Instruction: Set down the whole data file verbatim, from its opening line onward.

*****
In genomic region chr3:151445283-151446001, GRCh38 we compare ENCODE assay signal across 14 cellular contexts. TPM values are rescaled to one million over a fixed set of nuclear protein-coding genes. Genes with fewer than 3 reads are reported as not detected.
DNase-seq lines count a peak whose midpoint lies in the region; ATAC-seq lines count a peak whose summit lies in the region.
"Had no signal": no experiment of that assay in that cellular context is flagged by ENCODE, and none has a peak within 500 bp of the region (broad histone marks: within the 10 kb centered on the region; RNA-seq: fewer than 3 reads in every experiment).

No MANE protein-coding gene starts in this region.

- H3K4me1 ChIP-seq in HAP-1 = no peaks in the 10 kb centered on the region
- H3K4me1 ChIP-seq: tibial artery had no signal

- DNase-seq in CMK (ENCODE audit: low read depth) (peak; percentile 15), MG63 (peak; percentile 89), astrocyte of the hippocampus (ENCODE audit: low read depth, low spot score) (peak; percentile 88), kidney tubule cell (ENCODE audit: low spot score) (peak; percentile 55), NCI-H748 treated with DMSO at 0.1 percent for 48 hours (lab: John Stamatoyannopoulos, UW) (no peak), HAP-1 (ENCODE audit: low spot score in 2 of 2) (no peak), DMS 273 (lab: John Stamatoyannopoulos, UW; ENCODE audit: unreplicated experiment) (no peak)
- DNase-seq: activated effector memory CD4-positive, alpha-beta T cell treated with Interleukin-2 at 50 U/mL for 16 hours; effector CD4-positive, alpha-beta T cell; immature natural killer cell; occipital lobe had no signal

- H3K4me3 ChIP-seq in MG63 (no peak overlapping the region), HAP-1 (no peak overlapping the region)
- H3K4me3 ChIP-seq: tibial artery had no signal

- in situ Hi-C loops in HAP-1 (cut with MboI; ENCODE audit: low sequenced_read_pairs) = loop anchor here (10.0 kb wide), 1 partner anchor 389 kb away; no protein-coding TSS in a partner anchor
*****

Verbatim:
In genomic region chr3:151445283-151446001, GRCh38 we compare ENCODE assay signal across 14 cellular contexts. TPM values are rescaled to one million over a fixed set of nuclear protein-coding genes. Genes with fewer than 3 reads are reported as not detected.
DNase-seq lines count a peak whose midpoint lies in the region; ATAC-seq lines count a peak whose summit lies in the region.
"Had no signal": no experiment of that assay in that cellular context is flagged by ENCODE, and none has a peak within 500 bp of the region (broad histone marks: within the 10 kb centered on the region; RNA-seq: fewer than 3 reads in every experiment).

No MANE protein-coding gene starts in this region.

- H3K4me1 ChIP-seq in HAP-1 = no peaks in the 10 kb centered on the region
- H3K4me1 ChIP-seq: tibial artery had no signal

- DNase-seq in CMK (ENCODE audit: low read depth) (peak; percentile 15), MG63 (peak; percentile 89), astrocyte of the hippocampus (ENCODE audit: low read depth, low spot score) (peak; percentile 88), kidney tubule cell (ENCODE audit: low spot score) (peak; percentile 55), NCI-H748 treated with DMSO at 0.1 percent for 48 hours (lab: John Stamatoyannopoulos, UW) (no peak), HAP-1 (ENCODE audit: low spot score in 2 of 2) (no peak), DMS 273 (lab: John Stamatoyannopoulos, UW; ENCODE audit: unreplicated experiment) (no peak)
- DNase-seq: activated effector memory CD4-positive, alpha-beta T cell treated with Interleukin-2 at 50 U/mL for 16 hours; effector CD4-positive, alpha-beta T cell; immature natural killer cell; occipital lobe had no signal

- H3K4me3 ChIP-seq in MG63 (no peak overlapping the region), HAP-1 (no peak overlapping the region)
- H3K4me3 ChIP-seq: tibial artery had no signal

- in situ Hi-C loops in HAP-1 (cut with MboI; ENCODE audit: low sequenced_read_pairs) = loop anchor here (10.0 kb wide), 1 partner anchor 389 kb away; no protein-coding TSS in a partner anchor